Recently we spent 48 hours in Barcelona and discovered that you can see and do a lot in a weekend.
Living in London means that I do a lot of weekend trips. An abundance of cheap airfares and London being a major transport hub facilitates this process. In March, Liebling and I found dirt cheap tickets to Barcelona on British Airways (only $160 USD per person round trip) and leapt on the opportunity for a repeat visit to the city. You see, I spent six days in Barcelona on an extreme (and when I say extreme, I mean extreme) budget way back in 2006, so was interested in seeing how older, more financially-blessed Oneika would dig the city. And let’s face it: after trips to Madrid and Pamplona I love Spain. Arriving late Friday evening and leaving Sunday evening, we were left with the task of re-discovering the highlights in a span of a weekend. I’ve outlined some of the things we got up to during our 48 hours in Barecelona – feel free to use this as a guide!
What we saw
La Sagrada Familia
Excuse the aggressive caps, BUT THIS IS A MUST for any trip to Barcelona (I wasn’t shouting at you, I promise). When I went to Barcelona in 2006, I was too cheap/poor to enter this yet-unfinished church-turned-basilica; the regular price of admission is a whopping $18 USD. An iconic symbol of Barca, it’s one of the best known works of Catalan architect Antoni Gaudi, so on this visit I shelled out the cash so I could see it from the inside. I’ve never seen a church interior this grand. It’s expensive, but pay extra the extra $5 USD to get the audio guide — it’s well worth it so you can get an idea of Gaudi’s intentions and architectural vision.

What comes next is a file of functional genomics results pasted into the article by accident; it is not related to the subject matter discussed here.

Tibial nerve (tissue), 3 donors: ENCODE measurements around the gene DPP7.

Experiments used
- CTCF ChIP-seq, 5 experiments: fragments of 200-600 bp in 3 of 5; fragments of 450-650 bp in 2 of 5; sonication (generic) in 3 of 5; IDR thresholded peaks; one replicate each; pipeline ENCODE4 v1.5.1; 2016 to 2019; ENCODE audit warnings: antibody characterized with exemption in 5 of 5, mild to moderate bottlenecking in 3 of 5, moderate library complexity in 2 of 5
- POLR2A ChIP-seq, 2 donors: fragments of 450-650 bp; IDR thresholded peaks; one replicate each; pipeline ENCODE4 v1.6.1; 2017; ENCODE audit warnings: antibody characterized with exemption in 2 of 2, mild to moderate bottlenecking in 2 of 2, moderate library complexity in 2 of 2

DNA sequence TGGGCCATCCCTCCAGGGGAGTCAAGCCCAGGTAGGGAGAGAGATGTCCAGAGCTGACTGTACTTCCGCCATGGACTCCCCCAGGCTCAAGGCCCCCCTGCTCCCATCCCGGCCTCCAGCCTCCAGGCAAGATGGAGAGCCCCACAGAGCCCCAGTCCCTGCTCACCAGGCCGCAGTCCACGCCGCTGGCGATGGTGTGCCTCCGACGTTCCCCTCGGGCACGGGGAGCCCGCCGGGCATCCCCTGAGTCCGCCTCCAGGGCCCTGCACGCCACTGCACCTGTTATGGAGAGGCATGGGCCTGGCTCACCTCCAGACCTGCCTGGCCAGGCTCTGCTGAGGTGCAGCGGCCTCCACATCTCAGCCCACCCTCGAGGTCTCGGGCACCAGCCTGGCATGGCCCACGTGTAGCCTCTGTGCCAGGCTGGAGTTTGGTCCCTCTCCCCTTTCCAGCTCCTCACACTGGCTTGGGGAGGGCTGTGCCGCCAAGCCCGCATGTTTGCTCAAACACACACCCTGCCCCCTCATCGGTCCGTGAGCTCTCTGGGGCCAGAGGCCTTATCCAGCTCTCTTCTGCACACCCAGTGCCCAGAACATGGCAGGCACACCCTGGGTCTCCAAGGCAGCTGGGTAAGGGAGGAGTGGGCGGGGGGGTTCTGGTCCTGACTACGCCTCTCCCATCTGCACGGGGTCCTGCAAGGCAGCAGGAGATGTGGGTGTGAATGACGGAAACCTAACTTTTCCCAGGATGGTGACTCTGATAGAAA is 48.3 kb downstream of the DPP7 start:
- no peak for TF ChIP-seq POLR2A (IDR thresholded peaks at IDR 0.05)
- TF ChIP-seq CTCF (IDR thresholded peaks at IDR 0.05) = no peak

Tip: As popular a tourist attraction as this is, the queues to purchase a ticket are long — sometimes hours long. Avoid the wait by purchasing your ticket online or at the nearest La Caixa bank machine.